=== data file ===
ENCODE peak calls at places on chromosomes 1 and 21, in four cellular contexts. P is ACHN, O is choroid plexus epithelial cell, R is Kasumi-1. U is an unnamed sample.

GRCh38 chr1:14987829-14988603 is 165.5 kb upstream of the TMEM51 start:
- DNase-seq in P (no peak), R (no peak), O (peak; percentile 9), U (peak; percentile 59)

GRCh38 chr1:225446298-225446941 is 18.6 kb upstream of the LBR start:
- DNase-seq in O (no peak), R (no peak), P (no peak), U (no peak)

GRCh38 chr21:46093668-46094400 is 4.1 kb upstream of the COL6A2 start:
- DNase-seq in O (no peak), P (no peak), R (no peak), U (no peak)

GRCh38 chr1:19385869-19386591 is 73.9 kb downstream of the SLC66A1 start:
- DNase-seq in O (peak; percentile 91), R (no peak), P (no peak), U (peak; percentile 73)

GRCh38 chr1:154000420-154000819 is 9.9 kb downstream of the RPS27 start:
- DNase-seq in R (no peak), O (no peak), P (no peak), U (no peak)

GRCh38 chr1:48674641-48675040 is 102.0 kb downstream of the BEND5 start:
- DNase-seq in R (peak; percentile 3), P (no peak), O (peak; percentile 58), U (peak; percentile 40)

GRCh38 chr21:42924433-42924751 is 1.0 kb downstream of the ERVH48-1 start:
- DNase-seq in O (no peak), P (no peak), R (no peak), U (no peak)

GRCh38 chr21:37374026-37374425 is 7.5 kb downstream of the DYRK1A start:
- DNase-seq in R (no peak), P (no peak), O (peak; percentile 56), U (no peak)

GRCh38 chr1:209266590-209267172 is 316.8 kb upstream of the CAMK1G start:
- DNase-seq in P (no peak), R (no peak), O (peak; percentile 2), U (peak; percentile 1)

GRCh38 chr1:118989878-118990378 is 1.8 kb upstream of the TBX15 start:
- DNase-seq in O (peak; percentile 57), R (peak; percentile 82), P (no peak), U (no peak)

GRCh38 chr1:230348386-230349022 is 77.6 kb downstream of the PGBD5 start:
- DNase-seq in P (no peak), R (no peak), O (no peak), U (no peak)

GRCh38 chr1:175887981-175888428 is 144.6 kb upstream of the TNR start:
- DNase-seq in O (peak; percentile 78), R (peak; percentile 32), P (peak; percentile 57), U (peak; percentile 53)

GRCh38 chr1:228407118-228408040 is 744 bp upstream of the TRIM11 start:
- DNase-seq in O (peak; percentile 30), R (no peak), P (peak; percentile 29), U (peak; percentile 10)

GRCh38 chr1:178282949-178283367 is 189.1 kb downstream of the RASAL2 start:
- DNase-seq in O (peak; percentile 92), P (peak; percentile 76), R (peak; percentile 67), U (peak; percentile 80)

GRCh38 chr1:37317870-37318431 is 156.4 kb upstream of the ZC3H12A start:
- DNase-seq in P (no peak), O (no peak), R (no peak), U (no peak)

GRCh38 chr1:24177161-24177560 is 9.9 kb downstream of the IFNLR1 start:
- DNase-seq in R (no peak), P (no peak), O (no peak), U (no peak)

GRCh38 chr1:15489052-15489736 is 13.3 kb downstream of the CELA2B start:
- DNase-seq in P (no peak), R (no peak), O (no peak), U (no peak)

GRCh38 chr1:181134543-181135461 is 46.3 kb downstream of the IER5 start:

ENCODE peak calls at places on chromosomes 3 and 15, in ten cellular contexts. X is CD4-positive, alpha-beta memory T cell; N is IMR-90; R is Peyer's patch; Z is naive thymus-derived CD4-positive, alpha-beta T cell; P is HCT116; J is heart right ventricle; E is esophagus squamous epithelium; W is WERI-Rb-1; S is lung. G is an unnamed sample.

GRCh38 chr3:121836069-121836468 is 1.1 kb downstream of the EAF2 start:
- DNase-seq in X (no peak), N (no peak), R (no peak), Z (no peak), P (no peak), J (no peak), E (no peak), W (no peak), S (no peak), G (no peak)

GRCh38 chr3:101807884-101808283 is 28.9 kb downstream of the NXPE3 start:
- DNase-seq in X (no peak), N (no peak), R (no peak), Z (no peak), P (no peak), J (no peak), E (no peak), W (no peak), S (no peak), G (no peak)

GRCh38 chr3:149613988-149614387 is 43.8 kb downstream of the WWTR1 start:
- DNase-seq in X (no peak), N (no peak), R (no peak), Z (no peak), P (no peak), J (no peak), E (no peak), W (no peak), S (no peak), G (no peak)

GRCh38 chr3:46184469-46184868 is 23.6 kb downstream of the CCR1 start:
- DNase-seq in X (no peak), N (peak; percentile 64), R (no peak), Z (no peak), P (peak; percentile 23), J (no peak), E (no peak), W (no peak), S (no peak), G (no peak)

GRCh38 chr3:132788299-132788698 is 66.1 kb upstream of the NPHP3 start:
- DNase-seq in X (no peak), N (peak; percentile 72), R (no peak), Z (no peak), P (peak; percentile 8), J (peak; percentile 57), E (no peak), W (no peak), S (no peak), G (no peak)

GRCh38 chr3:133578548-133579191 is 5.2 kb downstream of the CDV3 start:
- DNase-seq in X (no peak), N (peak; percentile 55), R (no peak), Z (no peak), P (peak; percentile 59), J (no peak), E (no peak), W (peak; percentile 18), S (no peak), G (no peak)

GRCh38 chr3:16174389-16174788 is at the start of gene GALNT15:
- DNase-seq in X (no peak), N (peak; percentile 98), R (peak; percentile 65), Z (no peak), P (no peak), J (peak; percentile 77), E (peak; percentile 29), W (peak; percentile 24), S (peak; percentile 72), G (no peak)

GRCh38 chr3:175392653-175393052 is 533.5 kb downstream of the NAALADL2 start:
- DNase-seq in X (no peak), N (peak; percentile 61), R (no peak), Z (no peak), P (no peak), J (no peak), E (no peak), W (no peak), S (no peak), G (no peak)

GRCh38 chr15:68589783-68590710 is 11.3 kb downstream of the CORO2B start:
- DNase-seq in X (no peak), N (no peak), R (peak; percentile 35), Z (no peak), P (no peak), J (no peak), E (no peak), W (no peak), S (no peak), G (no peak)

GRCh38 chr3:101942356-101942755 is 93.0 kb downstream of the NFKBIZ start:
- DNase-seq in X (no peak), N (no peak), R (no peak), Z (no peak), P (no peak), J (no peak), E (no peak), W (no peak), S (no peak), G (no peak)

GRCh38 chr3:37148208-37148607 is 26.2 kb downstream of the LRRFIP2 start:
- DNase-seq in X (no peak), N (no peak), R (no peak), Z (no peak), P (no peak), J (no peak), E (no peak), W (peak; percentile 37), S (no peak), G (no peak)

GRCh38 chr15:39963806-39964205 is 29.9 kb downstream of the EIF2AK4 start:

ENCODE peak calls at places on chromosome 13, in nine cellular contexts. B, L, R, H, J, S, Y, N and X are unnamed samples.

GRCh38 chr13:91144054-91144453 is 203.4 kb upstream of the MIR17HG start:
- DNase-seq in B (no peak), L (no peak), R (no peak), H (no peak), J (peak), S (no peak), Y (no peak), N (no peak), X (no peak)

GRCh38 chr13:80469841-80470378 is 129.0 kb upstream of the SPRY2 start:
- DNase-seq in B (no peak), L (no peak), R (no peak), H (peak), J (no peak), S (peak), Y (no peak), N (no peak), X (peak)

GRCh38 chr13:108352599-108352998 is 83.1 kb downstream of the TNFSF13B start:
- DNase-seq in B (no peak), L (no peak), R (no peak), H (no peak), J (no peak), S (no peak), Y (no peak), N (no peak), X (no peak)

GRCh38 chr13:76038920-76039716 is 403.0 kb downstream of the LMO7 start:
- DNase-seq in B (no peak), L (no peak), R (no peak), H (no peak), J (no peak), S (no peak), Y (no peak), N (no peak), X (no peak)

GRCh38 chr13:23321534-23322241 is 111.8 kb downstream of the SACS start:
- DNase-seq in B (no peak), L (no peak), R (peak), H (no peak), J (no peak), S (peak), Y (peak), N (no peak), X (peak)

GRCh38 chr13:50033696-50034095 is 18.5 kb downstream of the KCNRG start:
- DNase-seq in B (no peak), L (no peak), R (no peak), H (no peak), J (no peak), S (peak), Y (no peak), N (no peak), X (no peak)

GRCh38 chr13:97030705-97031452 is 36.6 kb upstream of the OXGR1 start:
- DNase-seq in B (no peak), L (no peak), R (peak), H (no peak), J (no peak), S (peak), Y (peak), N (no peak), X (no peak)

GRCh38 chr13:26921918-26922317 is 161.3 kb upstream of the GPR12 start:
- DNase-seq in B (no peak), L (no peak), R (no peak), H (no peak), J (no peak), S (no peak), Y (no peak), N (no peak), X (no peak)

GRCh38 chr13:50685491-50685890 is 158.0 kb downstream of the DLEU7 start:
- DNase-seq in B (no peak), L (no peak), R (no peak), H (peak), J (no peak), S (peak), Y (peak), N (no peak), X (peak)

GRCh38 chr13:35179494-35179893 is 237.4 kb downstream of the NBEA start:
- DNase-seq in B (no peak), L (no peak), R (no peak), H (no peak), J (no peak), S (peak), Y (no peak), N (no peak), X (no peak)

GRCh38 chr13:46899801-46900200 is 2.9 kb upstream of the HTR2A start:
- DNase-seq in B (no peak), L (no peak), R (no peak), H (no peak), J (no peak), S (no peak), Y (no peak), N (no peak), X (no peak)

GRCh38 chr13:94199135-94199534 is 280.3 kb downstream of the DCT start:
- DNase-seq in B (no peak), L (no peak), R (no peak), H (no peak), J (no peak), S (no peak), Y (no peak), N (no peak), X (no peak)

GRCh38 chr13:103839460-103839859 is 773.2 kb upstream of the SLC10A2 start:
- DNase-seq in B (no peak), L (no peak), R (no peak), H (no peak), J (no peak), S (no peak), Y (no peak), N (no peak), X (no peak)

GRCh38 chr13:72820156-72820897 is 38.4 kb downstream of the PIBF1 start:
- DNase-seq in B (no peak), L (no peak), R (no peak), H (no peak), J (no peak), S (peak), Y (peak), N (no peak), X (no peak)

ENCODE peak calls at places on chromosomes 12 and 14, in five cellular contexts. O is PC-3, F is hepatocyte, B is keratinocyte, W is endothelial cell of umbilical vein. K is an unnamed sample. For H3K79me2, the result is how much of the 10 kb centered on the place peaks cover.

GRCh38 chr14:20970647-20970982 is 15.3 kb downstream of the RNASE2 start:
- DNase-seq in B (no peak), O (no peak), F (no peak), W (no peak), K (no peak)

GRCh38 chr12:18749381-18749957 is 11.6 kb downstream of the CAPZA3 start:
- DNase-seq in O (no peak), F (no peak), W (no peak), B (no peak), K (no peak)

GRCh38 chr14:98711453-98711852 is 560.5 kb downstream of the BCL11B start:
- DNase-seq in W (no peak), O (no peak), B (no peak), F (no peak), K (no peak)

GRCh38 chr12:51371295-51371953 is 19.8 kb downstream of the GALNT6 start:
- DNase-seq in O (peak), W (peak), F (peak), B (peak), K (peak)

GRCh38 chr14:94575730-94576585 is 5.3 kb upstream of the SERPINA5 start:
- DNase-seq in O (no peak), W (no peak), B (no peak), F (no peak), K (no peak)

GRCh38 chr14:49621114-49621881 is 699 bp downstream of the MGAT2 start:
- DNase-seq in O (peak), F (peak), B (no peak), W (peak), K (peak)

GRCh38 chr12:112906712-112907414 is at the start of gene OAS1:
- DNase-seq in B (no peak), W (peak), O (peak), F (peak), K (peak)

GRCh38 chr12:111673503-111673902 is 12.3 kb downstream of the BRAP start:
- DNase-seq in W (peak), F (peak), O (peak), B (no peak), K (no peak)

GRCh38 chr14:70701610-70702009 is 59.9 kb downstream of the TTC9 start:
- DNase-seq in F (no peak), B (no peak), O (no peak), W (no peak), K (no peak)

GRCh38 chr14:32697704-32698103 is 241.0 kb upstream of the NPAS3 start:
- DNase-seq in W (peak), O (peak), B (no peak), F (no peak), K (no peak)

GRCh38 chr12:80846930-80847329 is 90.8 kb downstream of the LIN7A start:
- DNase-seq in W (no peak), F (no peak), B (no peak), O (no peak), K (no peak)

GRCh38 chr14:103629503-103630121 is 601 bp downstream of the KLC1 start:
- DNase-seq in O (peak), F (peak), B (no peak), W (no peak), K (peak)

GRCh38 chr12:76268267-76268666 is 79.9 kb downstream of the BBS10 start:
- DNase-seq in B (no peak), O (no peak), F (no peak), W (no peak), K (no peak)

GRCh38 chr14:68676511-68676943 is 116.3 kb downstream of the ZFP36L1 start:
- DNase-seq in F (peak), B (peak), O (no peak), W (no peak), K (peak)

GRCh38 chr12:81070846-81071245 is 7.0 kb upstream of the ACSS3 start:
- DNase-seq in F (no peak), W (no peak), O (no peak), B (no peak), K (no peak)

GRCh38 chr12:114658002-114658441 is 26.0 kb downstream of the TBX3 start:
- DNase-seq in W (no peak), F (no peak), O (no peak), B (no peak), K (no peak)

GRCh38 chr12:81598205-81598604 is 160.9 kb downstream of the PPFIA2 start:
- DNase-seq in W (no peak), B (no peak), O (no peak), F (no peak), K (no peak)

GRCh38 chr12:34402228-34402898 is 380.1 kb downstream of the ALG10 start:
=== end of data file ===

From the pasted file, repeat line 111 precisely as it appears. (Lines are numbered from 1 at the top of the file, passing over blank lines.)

GRCh38 chr12:80846930-80847329 is 90.8 kb downstream of the LIN7A start: